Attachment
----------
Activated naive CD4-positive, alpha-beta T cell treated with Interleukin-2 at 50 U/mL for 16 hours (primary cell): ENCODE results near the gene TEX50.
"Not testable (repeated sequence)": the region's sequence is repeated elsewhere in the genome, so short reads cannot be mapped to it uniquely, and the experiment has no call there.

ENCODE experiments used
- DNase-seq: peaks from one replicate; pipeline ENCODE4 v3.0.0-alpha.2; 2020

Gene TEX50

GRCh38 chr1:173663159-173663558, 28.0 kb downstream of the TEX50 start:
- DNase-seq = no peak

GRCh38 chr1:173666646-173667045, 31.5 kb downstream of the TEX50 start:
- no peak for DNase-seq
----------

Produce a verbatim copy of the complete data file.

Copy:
Activated naive CD4-positive, alpha-beta T cell treated with Interleukin-2 at 50 U/mL for 16 hours (primary cell): ENCODE results near the gene TEX50.
"Not testable (repeated sequence)": the region's sequence is repeated elsewhere in the genome, so short reads cannot be mapped to it uniquely, and the experiment has no call there.

ENCODE experiments used
- DNase-seq: peaks from one replicate; pipeline ENCODE4 v3.0.0-alpha.2; 2020

Gene TEX50

GRCh38 chr1:173663159-173663558, 28.0 kb downstream of the TEX50 start:
- DNase-seq = no peak

GRCh38 chr1:173666646-173667045, 31.5 kb downstream of the TEX50 start:
- no peak for DNase-seq